Octavia Butler, Ayi Kwei Armah, Caryl Phillips, Cristina García and Hermann Hesse are some of my favorite writers in general. For Coleman Hill, various novels that experiment with infrequently used points of view inspired me to do likewise for the first time. They include Nuruddin Farah’s Maps, which uses the second person (“you”), and Julie Otsuka’s The Buddha in the Attic, which uses the collective first person (“we”). Elizabeth Strout’s Olive Kitteridge helped me see my Coleman great-grandmother (known as “Gra’ Coleman” in family stories) as a through line for the book. I read Maisy Card’s novel, These Ghosts Are Family, and Asako Serizawa’s story collection, Inheritors, after finishing Coleman Hill, but I greatly admire both books for their skillful craft and for the similar ways in which they interrogate marginalized histories and the nature of memory.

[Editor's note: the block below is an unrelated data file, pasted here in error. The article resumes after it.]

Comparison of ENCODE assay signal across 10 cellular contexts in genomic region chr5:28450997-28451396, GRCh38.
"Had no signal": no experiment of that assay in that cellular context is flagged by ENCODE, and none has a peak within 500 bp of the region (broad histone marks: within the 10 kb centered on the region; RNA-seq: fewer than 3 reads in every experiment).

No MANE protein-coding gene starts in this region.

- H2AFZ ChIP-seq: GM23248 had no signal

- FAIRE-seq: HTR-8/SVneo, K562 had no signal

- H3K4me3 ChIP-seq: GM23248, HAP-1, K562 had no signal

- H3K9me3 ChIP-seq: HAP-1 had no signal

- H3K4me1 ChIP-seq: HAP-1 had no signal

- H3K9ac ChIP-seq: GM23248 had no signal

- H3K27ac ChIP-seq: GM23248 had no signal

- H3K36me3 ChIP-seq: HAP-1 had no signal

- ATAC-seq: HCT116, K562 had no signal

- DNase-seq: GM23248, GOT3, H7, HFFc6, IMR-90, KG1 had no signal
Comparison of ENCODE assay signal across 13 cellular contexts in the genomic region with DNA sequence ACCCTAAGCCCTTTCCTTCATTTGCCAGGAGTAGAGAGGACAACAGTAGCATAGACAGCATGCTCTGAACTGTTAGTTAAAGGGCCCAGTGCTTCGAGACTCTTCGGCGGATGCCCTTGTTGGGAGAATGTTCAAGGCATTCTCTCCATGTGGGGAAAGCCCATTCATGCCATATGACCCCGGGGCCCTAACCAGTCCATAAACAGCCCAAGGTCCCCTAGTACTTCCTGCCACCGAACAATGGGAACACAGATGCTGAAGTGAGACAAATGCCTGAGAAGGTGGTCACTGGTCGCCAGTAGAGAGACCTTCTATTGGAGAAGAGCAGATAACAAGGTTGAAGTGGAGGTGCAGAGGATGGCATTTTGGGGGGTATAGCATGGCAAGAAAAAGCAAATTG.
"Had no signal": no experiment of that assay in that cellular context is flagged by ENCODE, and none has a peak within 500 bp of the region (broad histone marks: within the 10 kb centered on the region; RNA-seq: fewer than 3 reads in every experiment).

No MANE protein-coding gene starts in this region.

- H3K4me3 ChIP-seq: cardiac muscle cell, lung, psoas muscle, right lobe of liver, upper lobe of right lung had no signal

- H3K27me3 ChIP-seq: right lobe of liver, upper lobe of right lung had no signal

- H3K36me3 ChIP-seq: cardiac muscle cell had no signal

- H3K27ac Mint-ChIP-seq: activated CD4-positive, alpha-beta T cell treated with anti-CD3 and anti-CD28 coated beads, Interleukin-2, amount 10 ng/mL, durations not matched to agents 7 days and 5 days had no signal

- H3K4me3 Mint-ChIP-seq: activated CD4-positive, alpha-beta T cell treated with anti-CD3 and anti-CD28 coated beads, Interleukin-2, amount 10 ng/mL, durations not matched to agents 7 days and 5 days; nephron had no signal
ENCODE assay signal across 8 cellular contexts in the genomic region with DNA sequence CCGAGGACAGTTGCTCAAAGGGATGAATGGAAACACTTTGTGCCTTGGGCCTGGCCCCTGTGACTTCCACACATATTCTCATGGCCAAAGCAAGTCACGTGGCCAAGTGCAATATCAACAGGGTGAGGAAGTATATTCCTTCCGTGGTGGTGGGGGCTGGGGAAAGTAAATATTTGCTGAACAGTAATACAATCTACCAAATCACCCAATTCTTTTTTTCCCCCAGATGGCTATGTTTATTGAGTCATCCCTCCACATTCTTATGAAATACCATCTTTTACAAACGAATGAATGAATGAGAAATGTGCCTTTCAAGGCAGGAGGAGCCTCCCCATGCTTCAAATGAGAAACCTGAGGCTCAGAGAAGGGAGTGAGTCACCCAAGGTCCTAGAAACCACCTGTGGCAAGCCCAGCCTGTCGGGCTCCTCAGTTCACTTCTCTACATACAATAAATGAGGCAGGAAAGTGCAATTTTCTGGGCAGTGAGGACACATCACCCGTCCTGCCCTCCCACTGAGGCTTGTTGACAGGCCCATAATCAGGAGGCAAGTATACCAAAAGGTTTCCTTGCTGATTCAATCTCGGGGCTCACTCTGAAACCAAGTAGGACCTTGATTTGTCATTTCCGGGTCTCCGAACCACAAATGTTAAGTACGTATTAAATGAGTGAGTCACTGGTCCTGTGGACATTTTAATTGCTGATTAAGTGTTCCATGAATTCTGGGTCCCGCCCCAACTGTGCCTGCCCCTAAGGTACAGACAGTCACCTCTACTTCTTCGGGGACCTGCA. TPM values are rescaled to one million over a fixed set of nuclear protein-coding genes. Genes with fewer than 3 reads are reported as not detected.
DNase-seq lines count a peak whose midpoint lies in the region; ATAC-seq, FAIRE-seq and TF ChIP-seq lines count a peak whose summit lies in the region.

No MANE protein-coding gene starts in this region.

What surprised, encouraged or delighted you in the process of crafting this tale?
I love making people laugh, and humor helped me balance the heaviness, for myself included, as I struggled through traumatic scenes. In one section of the book, Gra’ Coleman’s young grandchildren plot to kill her. It has tragicomic and absurdist overtones (the children consider, for one, strangling her with her own hair), and the children also band together despite their hierarchies and differences, and they nurture each other in their mother’s absence.
Might exploring African American history play a role in healing generational trauma?
I think learning about the origins of generational trauma is important for anyone who’s experienced it, regardless of their background, because it can help people see and understand its cyclical nature. For that reason, I believe that exploring the roots of Black trauma (and indigenous people’s trauma too) and how it correlates with the roots of white trauma is vital for understanding and healing the longest-standing racial rifts in our nation. My Grandmother’s Hands, by therapist Resmaa Menakem, is one major resource I’ve found so far that does this beautifully.
What is your hope for the next generation?
I hope they’ll use continuing developments in technology to connect with more people both within and beyond their borders, and listen to each other more, respect each other more, and be kinder to each other and our planet.
Enter here for a chance to win a free copy of Coleman Hill.